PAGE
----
Let It Be (1970)
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Critic Reviews for Let It Be
The sycophancy of the direction notwithstanding, this survives as a fascinating record of both the Beatles' collapse and their unending power over their audience (us).
Sanitized it may well be, but agonizing nonetheless -- it's a domestic squabble that somehow touches history.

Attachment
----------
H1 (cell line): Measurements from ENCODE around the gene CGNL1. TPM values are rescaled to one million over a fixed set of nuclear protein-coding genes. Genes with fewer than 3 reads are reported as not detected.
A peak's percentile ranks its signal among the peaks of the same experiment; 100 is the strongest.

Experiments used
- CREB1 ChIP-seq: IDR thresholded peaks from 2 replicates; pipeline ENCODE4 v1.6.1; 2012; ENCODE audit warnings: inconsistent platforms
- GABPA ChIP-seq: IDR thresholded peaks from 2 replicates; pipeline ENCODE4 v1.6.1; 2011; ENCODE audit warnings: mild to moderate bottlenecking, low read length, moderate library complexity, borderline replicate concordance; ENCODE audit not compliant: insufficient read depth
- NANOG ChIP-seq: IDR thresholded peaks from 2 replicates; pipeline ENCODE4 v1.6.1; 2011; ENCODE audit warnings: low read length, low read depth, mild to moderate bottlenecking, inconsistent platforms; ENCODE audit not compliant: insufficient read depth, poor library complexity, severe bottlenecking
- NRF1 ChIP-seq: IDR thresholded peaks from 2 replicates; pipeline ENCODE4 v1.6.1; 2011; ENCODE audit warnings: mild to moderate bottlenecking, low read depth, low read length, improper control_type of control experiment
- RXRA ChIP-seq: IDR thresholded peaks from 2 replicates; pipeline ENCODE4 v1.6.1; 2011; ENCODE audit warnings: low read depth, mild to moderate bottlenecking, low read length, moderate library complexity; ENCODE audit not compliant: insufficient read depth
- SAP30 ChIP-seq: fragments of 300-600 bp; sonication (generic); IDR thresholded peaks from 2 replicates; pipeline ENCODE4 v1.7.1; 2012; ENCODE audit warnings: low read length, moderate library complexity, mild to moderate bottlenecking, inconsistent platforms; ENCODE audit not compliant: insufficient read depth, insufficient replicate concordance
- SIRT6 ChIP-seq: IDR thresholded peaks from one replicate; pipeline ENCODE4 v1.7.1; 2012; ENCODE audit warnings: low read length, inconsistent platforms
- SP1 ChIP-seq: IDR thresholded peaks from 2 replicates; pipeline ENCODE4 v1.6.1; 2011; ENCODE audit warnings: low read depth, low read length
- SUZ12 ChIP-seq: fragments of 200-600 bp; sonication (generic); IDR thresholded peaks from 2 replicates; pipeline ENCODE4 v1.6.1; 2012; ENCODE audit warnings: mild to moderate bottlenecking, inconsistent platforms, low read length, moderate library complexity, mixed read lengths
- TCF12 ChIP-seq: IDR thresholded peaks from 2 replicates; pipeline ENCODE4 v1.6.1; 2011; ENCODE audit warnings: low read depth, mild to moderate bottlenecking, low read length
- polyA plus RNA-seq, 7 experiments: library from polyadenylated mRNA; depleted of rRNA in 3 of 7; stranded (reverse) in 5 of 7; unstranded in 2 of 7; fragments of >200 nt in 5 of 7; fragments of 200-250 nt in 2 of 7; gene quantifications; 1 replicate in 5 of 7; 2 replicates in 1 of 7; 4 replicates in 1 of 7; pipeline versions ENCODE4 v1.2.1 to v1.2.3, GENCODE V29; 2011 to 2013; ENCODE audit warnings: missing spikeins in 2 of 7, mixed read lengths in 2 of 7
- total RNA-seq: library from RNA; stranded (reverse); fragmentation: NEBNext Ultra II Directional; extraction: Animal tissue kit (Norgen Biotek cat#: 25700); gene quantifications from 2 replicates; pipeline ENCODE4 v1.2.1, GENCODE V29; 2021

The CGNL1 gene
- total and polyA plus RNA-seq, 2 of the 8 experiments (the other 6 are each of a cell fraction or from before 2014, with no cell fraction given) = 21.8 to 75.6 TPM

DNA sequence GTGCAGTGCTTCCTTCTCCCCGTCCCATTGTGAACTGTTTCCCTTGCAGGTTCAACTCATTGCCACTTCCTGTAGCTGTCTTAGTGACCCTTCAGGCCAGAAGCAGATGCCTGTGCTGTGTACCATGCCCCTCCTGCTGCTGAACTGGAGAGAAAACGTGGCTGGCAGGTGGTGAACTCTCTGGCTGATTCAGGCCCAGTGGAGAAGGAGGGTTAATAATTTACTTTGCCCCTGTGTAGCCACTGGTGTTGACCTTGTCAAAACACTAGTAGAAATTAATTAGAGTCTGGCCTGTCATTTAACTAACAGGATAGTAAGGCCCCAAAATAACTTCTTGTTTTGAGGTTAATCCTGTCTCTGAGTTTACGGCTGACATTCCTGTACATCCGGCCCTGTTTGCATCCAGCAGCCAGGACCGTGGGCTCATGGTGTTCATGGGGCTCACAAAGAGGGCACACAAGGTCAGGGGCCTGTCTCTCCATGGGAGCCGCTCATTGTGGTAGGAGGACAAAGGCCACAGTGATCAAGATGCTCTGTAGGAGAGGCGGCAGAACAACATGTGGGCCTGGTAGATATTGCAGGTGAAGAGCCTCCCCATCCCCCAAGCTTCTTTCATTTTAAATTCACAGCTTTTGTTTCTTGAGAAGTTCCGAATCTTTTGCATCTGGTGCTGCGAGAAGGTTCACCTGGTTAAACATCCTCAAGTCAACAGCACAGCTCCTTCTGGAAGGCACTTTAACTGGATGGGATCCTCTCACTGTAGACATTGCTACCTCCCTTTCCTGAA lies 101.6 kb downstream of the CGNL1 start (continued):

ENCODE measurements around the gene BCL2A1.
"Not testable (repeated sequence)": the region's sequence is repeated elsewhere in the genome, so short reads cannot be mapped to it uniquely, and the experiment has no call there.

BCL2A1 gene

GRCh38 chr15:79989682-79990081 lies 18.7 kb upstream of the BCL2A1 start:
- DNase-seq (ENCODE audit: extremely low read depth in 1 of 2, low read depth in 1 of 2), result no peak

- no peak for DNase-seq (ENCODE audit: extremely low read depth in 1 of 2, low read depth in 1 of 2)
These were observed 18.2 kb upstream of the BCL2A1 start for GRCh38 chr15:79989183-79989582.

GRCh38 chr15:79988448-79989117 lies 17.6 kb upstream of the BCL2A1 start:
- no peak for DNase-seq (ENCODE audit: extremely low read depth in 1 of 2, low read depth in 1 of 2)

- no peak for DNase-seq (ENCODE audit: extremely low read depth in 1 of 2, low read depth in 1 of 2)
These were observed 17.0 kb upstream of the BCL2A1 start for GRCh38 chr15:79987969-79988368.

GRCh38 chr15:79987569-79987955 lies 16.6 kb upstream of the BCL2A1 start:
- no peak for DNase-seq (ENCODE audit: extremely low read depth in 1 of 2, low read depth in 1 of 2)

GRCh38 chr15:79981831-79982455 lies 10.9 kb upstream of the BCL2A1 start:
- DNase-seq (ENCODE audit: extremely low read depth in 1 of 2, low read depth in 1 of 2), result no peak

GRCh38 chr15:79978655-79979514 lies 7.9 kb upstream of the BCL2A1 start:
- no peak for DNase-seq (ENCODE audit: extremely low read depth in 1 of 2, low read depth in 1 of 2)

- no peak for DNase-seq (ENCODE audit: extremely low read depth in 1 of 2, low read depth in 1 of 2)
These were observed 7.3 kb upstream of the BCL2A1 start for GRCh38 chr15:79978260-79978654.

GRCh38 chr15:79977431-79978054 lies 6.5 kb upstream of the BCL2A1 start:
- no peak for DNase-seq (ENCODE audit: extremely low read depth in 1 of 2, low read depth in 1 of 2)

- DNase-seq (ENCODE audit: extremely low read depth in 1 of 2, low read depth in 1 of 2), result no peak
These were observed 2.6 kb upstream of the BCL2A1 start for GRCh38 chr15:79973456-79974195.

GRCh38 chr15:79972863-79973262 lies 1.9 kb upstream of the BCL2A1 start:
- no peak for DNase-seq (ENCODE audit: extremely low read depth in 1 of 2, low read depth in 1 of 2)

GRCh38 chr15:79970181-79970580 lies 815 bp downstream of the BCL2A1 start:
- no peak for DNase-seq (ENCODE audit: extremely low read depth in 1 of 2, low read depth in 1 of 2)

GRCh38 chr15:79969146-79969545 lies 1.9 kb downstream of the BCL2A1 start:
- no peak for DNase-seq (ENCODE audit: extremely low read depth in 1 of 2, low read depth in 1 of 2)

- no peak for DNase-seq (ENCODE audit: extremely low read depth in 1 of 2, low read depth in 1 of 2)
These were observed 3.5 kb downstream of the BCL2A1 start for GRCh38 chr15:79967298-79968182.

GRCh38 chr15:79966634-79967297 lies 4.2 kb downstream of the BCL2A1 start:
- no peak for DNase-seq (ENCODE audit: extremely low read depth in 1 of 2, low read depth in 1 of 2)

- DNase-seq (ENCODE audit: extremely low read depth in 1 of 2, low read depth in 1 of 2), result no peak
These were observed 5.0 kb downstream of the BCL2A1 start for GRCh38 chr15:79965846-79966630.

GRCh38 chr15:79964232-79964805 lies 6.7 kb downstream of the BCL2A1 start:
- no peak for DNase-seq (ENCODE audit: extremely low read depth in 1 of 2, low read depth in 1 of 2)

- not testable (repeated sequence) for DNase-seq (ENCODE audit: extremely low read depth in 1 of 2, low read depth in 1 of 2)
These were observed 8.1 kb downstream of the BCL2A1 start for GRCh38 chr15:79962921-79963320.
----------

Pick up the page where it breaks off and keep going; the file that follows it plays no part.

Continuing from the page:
The scenes included in the film show the four simply trying to make music, and often as not having fun doing it.
Audience Reviews for Let It Be